Monday, February 11, 2008

Churchill's introduction to Latin

I am reading Winston S. Churchill's My Early Life, published originally in 1930 when he was 56 years old and his best and most historic roles still lay a decade ahead of him. The edition I am reading is from the Folio Society.

There are a series of vignettes that are such wonderful exemplars of his deft wit or are so evocative of an era that is now so completely vanished that I will be making a number of Thing Finder posts.

The first relates an incident attendant to his new (and first) boarding school to which he was sent when he was seven.

From My Early Life, Folio Society, page 12.

. . . and I was alone with the Form Master. He produced a thin greeny-brown covered book filled with words in different types of print.

'You have never done any Latin before, have you?' he said.

'No, sir.'

'This is a Latin grammar." He opened it at a well-thumbed page. 'You must learn this,' he said, pointing to a number of words in a frame of lines. 'I will come back in half an hour and see what you know.'

Behold me then on a gloomy evening, with an aching heart, seated in front of the first declension.

Mensa a table
Mensa O table
Mensam a table
Mensae of a table
Mensae to or for a table
Mensa by, with or from a table

What on earth did it mean? Where was the sense in it? It seemed absoulte rigmarole to me. However, there was one thing I could always do: I could learn by heart. And I thereupon proceeded, as far as my private sorrows would allow, to memorise the acrostic-looking task which had been set me.
In due course the Master returned.
'Have you learnt it?' he asked.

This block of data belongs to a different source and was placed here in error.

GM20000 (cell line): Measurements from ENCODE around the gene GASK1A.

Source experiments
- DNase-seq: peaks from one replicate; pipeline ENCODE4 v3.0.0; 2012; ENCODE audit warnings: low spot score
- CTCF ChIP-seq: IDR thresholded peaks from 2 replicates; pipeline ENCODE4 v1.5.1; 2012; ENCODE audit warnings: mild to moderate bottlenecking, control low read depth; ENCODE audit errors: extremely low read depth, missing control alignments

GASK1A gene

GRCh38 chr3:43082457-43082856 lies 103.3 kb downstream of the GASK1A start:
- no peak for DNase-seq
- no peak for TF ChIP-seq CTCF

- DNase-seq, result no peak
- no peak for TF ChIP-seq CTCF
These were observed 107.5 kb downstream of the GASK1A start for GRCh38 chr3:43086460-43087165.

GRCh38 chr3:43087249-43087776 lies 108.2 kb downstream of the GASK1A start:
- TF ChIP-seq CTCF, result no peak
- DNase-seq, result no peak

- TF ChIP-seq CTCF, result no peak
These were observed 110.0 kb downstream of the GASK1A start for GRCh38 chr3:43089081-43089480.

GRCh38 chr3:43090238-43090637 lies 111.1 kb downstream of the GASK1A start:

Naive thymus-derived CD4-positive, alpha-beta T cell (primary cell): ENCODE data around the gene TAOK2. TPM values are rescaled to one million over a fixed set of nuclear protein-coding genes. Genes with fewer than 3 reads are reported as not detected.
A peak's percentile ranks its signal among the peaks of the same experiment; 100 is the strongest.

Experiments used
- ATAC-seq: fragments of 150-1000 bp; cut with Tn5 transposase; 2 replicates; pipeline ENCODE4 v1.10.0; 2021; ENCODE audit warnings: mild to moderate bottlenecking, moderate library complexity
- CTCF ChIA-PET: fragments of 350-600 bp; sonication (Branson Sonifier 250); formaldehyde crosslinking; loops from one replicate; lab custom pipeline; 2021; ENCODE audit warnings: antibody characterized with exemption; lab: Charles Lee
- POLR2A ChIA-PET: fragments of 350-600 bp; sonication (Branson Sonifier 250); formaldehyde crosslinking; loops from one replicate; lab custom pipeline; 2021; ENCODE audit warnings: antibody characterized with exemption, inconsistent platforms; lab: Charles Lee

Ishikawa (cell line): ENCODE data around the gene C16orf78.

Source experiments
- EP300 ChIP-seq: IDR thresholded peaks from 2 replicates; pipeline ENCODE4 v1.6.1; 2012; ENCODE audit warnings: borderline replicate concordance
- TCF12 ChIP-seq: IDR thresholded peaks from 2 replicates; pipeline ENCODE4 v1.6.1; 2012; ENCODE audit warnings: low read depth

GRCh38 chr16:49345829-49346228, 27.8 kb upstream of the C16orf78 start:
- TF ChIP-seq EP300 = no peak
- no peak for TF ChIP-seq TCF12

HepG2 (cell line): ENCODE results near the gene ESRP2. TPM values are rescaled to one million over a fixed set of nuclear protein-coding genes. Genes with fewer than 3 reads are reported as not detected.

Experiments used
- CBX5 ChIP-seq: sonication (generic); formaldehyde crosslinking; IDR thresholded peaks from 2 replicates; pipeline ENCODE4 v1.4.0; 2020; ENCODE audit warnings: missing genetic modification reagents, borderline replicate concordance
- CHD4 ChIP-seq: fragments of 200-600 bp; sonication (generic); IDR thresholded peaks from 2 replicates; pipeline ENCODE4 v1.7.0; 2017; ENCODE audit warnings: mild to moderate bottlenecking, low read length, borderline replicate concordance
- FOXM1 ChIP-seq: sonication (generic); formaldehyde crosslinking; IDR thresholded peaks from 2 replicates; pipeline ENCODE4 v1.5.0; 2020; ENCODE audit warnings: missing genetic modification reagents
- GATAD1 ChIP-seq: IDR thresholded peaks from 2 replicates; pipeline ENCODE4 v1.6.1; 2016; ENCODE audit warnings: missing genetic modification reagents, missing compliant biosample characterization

'I think I can say it, sir,' I replied; and I gabbled it off.
He seemed so satisfied with this that I was emboldened to ask a question.
'What does it mean, sir?'
'It means what it says. Mensa, a table. Mensa is a noun of the first declension. There are five declensions. You have learnt the singular of the first declension.'
'But', I repeated, 'what does it mean?'
'Mensa means a table,' he answered.
'Then why does mensa also mean O table,' I enquired, 'and what does O table mean?'
'Mensa, O table, is the vocative case,' he replied.
'But why O table?' I persisted in genuine curiosity.
'O table - you would use that in addressing a table, in invoking a table.' And then seeing that he was not carrying me with him, 'You would use it in speaking to a table.'
'But I never do,' I blurted out in honest amazement.
'If you are impertinent, you will be punished, and punished, let me tell you, very severely,' was his conclusive rejoinder.
Such was my first introduction to the classics from which, I have been told, many of our cleverest men have derived so much solace and profit.

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